Vacuuming the lounge, feeding the dog and emptying the dishwasher: The ingenious pocket money trick that will have your kids WANTING to do chores
- Gold Coast mum Sarah Girvan has created a ‘chore board’ for her daughter
- Mackenzie has the opportunity to earn up to $10 a week doing basic tasks
- So far she’s been able to buy supplies to make slime, treats and books
- Mrs Girvan said she also does ‘free’ chores around the house on a regular basis
Getting young children to help out around the house can be a daily struggle – particularly when there is little to no incentive.
So Gold Coast mother Sarah Girvan decided to try and make household tasks a breeze for her 10-year-old daughter Mackenzie, and all she needed where some zip-lock bags and a cork board.
The 44-year-old has concocted an ingenious ‘chore board’ that sees her place almost $10 worth of coins in bags labelled with jobs like ‘clean the lounge area’ and ‘feed the animals’.
So Gold Coast mother Sarah Girvan decided to try and make household tasks a breeze for her ten-year-old daughter Mackenzie (pictured)
It’s Mackenzie’s choice how often, when and which tasks she chooses to do each week, but ultimately she’ll end up doing a group of ‘free’ chores as well – just like Mrs Girvan’s other three children.
‘We choose tasks that are age appropriate. Sometimes it’s as simple as feeding the dog – which she might get 50 cents for – or if she vacuums the lounge it will be $1,’ she told FEMAIL.
‘My husband and I were just tired of going to the supermarket or shops and for her to be asking for things all the time. This way she can learn the value of money and also buy small things that she’s been eyeing.’
The pocket money incentive will only work for kids who don’t already have a regular part-time or full-time job, but the amount of money and type of jobs are so flexible it could work in any Aussie household.
The 44-year-old has concocted an ingenious ‘chore board’ that sees her place almost $10 worth of coins in bags labelled with jobs like ‘clean the lounge area’ and ‘feed the animals’ (Sarah and Mackenzie pictured)
‘Right now she’s really interested in making slime – which involves borax, shaving foam and glue. Those ingredients aren’t necessarily cheap so this is a good way for her to fund it,’ Mrs Girvan said.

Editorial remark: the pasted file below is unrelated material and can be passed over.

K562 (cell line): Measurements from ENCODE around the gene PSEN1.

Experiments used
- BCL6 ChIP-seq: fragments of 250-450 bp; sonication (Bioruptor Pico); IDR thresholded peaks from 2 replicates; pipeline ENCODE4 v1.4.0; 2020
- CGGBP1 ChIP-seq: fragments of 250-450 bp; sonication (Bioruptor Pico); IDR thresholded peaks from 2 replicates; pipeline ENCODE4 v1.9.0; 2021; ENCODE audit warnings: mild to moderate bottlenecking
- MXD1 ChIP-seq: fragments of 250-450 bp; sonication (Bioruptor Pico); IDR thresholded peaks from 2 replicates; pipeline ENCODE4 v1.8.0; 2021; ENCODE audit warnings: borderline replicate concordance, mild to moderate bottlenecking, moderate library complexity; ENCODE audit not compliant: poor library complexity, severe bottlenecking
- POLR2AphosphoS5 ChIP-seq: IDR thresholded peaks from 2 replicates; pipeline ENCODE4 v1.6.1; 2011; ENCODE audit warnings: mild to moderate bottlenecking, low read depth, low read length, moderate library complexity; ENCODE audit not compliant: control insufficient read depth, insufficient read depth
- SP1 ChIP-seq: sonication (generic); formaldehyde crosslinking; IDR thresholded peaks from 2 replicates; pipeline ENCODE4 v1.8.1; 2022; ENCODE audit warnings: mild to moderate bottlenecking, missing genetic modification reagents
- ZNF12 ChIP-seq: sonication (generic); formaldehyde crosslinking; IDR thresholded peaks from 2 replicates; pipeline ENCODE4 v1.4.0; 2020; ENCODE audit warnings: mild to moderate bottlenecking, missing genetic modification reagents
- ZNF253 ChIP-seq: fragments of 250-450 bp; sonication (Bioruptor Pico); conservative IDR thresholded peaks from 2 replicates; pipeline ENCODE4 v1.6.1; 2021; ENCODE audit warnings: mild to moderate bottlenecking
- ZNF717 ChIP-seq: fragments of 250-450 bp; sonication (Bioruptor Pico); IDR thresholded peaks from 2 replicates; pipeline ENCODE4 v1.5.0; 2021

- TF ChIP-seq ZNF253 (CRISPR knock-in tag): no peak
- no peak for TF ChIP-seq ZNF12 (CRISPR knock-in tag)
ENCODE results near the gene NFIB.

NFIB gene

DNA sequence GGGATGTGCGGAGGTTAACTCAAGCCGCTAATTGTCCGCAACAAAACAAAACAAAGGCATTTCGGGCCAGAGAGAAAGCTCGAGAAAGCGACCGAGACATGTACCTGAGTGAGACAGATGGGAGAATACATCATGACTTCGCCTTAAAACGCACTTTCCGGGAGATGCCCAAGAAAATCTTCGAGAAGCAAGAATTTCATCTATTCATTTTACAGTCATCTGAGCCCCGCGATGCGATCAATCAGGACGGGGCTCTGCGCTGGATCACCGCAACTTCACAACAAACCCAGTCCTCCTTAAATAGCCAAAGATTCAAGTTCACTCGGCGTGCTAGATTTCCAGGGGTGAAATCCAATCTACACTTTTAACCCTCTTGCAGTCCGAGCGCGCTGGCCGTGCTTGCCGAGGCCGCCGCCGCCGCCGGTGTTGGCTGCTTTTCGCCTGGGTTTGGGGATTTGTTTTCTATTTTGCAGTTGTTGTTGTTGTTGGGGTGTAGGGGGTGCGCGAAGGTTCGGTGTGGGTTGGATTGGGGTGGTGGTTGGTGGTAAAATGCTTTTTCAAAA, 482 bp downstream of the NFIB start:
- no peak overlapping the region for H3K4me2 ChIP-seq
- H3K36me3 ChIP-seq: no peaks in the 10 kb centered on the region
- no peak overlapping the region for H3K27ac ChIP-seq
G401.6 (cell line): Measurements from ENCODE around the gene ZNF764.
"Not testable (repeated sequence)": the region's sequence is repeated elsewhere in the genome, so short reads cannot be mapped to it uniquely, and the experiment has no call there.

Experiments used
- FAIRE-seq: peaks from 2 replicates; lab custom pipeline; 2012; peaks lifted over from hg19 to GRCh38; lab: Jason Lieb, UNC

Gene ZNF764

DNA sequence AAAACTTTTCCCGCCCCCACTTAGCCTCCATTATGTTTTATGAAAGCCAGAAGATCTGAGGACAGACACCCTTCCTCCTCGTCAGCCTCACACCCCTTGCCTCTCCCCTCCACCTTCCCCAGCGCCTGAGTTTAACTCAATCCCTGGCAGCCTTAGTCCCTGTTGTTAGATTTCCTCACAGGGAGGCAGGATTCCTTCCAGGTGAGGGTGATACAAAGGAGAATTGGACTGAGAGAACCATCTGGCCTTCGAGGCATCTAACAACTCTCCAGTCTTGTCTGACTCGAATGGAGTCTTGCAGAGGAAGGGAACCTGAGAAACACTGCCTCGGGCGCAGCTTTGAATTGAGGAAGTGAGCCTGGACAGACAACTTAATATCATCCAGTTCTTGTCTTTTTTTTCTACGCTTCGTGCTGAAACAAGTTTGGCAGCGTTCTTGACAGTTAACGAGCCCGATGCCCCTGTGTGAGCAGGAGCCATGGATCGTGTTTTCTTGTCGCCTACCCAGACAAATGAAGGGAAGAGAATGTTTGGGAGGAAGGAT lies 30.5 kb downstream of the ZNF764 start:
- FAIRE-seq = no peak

But not everyone is so convinced about the ‘chore board’, suggesting the invention pays Mackenzie too much and she should be doing a lot of those tasks regardless of money.
‘It works for us and that’s all that matters to me,’ Mrs Girvan explained in reply.
A mother has found an ingenious solution to motivate her children to do chores – she used a photo frame and stickers to create her board and she pegs each task with pocket money
Trish Lott, a mother-of-three from Victoria, also uses a chore board to encourage her children to help out around the house.
Using a photo frame, she created a chart where she listed all the work that needed to be done daily – and she added the pocket money to each task she thought each was worth.
‘The reason behind it is because in the past, my kids have pretty much always got what they wanted,’ she told FEMAIL previously.
She came up with the cunning plan after she tried everything imaginable to get her children to do their chores around the house
‘I would go to the shops and they would always walk out with something, I’m a sucker like that. Totally all my doing, but I wanted my kids to realise that it’s not always like that.
‘They haven’t been able to understand ‘not today mate, Mum can’t afford it’ so now they are learning all about saving and counting money.
‘It’s a great skill especially for my two boys in school.’
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